2. What issues will drive the 2006 midterm elections?

What ever is happening in the months immediatly preceding the 2006 elections, will likely determine the election results. Obviously we cant know what those things will be this far in advance.

3. What can we as Democrats do to help elect more Democratic representatives?

Join Campains and make donations.
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AuthorMusician
post May 28 2005, 05:16 PM
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1. Do you think Democrats will pickup Congressional seats in 2006?

I am also not sure enough about this to put money down, but I'm looking for the Senate majority to swing Demo, with the House keeping a narrower Repub majority.

2. What issues will drive the 2006 midterm elections?

Domestically, it will be social programs like SS and health care, along with the recent opening wide of public lands to gas/oil exploitation. Er, um, that's "exploration" in the official doublespeak dictionary. The West isn't happy with what's been happening to private land, where a rancher lets the rigs in and ends up with spoiled property. I don't think anyone will like it when their public land neighborhood gets invaded (liberated) for exploritation.

A fairly strong possibility is that the job outlook turns grim again. That one is very hard to predict, but I don't see any big surge in hiring coming down the road. I do see some waves of layoffs coming in the high tech sector this summer and fall.

On foreign affairs, a heating up situation with Iran could be a major thing, along with the elongation of Iraq/Afganistan expectations.

The Demos are doing the right thing in this state and at the national level, and I do think independents are seeing this. Where the Repubs want to control the whole show (as they once did in Colorado), the Demos are showing a more mature approach through compromise.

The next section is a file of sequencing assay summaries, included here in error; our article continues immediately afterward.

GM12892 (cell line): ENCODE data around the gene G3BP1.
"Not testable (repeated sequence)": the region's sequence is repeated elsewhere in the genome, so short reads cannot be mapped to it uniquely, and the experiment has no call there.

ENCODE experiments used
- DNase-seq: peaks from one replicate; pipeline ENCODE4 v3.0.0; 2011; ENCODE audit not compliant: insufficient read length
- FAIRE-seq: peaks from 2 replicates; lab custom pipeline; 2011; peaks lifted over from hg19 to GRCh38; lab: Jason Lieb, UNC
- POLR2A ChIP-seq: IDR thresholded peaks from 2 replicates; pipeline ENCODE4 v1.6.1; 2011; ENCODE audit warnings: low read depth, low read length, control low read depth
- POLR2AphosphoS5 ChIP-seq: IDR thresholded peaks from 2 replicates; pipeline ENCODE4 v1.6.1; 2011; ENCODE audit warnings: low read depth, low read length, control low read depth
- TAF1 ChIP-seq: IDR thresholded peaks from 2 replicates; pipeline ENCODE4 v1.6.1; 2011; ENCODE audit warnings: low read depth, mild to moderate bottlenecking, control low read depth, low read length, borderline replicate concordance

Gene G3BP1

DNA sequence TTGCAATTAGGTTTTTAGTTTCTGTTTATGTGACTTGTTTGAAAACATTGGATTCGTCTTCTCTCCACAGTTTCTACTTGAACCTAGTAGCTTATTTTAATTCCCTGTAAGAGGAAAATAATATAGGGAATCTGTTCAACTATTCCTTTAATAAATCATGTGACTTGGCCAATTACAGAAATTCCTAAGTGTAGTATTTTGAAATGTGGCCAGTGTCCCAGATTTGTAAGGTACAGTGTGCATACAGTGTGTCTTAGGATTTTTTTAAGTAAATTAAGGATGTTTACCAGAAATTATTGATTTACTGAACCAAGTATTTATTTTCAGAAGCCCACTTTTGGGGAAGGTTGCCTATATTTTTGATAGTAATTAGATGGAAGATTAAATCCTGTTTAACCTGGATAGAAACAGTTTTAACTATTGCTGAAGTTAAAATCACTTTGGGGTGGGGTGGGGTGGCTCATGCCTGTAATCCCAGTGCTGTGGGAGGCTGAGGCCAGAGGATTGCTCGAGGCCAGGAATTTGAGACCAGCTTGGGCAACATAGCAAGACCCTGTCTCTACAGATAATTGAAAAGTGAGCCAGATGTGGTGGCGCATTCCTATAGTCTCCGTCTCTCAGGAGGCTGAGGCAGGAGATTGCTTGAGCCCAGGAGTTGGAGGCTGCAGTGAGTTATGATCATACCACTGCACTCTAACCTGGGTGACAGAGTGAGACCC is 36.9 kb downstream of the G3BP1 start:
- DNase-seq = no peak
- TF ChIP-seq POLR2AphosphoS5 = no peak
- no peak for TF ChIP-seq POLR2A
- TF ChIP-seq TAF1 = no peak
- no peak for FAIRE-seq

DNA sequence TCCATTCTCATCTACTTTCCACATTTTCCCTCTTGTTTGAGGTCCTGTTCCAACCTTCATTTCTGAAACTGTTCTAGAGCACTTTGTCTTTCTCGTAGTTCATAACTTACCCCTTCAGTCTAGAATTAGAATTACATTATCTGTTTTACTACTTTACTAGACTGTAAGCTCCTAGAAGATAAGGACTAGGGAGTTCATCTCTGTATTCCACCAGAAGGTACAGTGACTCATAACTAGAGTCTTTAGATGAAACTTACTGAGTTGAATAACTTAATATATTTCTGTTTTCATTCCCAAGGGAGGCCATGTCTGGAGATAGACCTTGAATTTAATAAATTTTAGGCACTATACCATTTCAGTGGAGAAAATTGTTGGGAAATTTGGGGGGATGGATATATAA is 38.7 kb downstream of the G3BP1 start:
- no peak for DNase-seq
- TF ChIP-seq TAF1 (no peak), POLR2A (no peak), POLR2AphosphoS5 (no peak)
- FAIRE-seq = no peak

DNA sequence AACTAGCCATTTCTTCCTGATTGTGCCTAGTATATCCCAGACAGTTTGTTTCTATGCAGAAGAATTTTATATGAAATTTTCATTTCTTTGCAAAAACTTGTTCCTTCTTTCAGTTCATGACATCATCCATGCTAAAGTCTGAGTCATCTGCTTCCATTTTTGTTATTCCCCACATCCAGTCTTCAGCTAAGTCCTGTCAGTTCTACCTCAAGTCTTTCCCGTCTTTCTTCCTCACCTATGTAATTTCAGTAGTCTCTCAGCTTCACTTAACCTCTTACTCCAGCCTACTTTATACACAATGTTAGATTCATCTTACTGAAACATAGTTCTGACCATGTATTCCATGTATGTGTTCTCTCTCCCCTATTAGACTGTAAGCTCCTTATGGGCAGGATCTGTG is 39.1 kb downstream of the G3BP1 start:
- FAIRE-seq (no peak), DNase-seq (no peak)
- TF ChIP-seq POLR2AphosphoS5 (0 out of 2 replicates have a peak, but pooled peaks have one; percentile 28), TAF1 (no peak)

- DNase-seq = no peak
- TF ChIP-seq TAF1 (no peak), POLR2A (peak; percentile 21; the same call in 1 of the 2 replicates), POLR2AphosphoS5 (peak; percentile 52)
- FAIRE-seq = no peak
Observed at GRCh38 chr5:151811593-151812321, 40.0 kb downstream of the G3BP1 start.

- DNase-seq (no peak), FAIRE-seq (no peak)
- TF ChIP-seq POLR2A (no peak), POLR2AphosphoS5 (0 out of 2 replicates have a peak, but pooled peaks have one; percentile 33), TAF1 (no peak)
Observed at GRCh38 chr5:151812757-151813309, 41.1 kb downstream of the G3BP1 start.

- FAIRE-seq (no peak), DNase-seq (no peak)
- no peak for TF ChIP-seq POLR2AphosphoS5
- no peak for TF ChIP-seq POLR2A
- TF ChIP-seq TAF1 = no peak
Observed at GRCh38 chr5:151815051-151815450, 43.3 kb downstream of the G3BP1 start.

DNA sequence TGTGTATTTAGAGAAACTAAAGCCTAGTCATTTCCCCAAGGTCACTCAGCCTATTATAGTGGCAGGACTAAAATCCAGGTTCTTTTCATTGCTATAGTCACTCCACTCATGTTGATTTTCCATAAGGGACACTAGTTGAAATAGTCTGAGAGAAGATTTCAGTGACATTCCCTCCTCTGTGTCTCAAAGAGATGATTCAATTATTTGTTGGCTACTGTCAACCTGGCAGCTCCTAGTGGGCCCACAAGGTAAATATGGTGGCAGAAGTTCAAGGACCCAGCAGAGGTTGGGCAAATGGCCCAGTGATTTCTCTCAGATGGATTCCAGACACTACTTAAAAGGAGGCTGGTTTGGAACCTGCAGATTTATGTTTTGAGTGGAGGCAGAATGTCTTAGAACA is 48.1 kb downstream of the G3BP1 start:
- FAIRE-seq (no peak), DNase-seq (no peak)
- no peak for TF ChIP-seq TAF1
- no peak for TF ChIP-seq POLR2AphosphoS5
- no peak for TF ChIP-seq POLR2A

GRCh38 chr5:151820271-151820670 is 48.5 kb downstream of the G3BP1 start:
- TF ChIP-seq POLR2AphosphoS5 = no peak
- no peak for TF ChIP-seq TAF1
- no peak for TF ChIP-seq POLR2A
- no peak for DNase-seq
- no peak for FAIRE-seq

3. What can we as Democrats do to help elect more Democratic representatives?

The usual things, donate and give support. Demos showed in the last election that they can meet and exceed the money raising abilities of the Republicans.

Republicans can help elect more Demos too, just by keeping up the control freak act and ignoring its affect on swing voters.
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BoF
post May 28 2005, 08:57 PM
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3. What can we as Democrats do to help elect more Democratic representatives?

In addition to specific issues, I think it is absolutely necessary to take things one step at a time. While the glamor of the 2008 presidential election is enticing, there's plenty of time to worry about that after the 2006 midterms.

Tom DeLay is the "ugly duckling" biggrin.gif of the Republican party. Howards Dean was quite correct in hammering on the hammer last week on Meet the Press.

Although it is a pleasant fantasy, impeaching Bush is just that--a fantasy. Such nonsense, even if just on this board, should be dropped in favor of trying to win House and Senate seats.

This post has been edited by BoF: May 29 2005, 07:55 AM
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nebraska29